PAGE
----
Wednesday, September 10, 2014

The Bubble

It is amazing it has taken me this long to write about "The Bubble" in great detail (I referenced it briefly in July).  It is something I talk about on a near daily basis and most of the people on my campaign team are tired of hearing about.  From my perspective, it requires daily focus, analysis, and exclusion.  Unwary observers can be caught up in its hallucinations and live in distorted worlds unconnected to reality.  Most importantly for present purposes, it is an interesting thing to consider.  So today let's talk about The Bubble.

The Bubble is "us".  It is the 500 to 800 people across the County that pay attention to hyper-local politics, talk about hyper-local politics, and can name at least three members of the Board of Education (if we were a club, that would be the pass-code).  We pay attention to each and every move a candidate makes and will look at campaign literature more than once after it arrives in our mailbox.  If you're reading this, you are at the pinnacle of the bubble - you cannot get enough of this stuff.  

But that's not always a good thing.  As noted above, The Bubble distorts things.  It makes you see things that aren't there.  It builds confidence in places of great doubt.  And it is most deceptive around election season.

The Bubble makes elections seem closer than they are.  For at least 60% of the elections in this County, the decision as to who will represent us in 2015 was made in June.  We can wring our hands all we want about how unfortunate that may be (or fortunate if your person won), but it is the truth.  Nevertheless, those who pay particularized attention to these races, and know the names of both candidates, by that very fact alone will see the race as closer than it is.  They saw Candidate X door knocking.  They saw Candidate X had over 30 people at their fundraiser.  Candidate X is talking a big game on Twitter.  Presumptive Incumbent Y doesn't look like they are working very hard, they don't have a Twitter account, and seem dismissive of their opponent.  Well that sounds like a formula for a loss.

It's not.  For these types of races, where registrations and resources lie heavily with one side over the other, it is a pure numbers game.  Everything else is theater.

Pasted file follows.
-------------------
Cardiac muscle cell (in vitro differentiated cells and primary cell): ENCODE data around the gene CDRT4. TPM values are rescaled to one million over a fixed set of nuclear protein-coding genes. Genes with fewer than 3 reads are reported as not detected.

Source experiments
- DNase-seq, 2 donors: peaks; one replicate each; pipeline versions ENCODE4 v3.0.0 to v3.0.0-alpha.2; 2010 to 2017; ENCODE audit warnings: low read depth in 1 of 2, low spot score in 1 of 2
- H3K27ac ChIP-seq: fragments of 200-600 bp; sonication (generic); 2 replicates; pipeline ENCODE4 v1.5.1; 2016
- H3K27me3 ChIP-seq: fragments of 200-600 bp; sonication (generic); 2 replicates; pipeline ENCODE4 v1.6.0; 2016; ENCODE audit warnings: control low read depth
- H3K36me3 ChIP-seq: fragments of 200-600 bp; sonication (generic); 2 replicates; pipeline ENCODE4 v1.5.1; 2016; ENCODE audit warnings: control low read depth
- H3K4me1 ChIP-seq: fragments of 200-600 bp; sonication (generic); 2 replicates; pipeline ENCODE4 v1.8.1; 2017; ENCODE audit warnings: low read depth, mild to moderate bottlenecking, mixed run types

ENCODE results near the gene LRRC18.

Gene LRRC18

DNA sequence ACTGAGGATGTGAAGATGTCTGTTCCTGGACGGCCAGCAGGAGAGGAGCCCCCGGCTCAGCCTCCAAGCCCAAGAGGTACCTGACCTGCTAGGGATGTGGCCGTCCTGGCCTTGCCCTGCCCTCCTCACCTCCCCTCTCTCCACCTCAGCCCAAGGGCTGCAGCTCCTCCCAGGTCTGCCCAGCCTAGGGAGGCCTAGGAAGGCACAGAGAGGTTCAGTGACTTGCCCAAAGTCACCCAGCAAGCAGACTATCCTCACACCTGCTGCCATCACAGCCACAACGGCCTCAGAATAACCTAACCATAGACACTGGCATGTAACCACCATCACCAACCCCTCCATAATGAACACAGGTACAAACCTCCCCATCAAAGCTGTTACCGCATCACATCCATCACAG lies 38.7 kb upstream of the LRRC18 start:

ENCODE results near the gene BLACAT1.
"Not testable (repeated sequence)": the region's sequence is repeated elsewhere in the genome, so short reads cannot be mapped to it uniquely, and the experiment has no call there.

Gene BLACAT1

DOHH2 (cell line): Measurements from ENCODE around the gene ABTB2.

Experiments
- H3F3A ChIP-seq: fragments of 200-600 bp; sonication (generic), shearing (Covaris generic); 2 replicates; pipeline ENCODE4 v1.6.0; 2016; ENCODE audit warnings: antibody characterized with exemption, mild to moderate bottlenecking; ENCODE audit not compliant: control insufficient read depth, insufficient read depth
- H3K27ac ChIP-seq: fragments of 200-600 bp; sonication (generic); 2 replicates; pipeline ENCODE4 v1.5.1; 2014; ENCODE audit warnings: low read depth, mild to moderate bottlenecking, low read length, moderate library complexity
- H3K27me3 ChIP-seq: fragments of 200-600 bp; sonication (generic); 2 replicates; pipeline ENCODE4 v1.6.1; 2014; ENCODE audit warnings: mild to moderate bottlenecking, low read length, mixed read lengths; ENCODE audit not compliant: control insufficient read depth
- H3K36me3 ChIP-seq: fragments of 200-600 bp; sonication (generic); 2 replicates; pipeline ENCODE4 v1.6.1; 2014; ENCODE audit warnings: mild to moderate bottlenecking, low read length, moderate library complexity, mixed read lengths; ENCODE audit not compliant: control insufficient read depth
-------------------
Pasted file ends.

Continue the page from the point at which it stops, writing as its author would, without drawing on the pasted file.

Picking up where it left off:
The Bubble makes front-runners in close races.  The Bubble has a horrible tendency to make front-runners.  Just as it can make one candidate look like they are making a race in a difficult district, it can also make a difficult district seem like a runaway.  Any race in which the margin of victory lies within the unaffiliated voter base should probably be treated like a dead heat until the votes are counted, particularly in Howard County.

The Bubble amplifies small sounds.  We're a club of talking heads and we have a tendency to overreact to small things.  "Candidate X did this, so that must mean they have a secret poll showing..."  Stop.  Please, for everyone's sake, stop.  Despite what many may think, polls are incredibly rare in local elections.  Even in a County Executive race, there may be 1 or 2 polls an entire election cycle.  James Carville isn't coming through that door saying "The polls look horrible, let's run a mailer/take a bizarre position/knock more doors."  A campaign is run in great part on feel, using your advantages to the fullest extent possible, and putting your name on anything people will allow.  To ascribe a motive to such things is embarrassing for you, for me, and for everyone who heard you.

If you take The Bubble away, elections and campaigns are the hulking decision-makers that keep candidates and their teams up late into the night working, planning, and not sleeping.  That's why it is good to identify what The Bubble is telling you and exclude it.  Chances are, things are much different than they appear.

Have a great Wednesday doing what you love!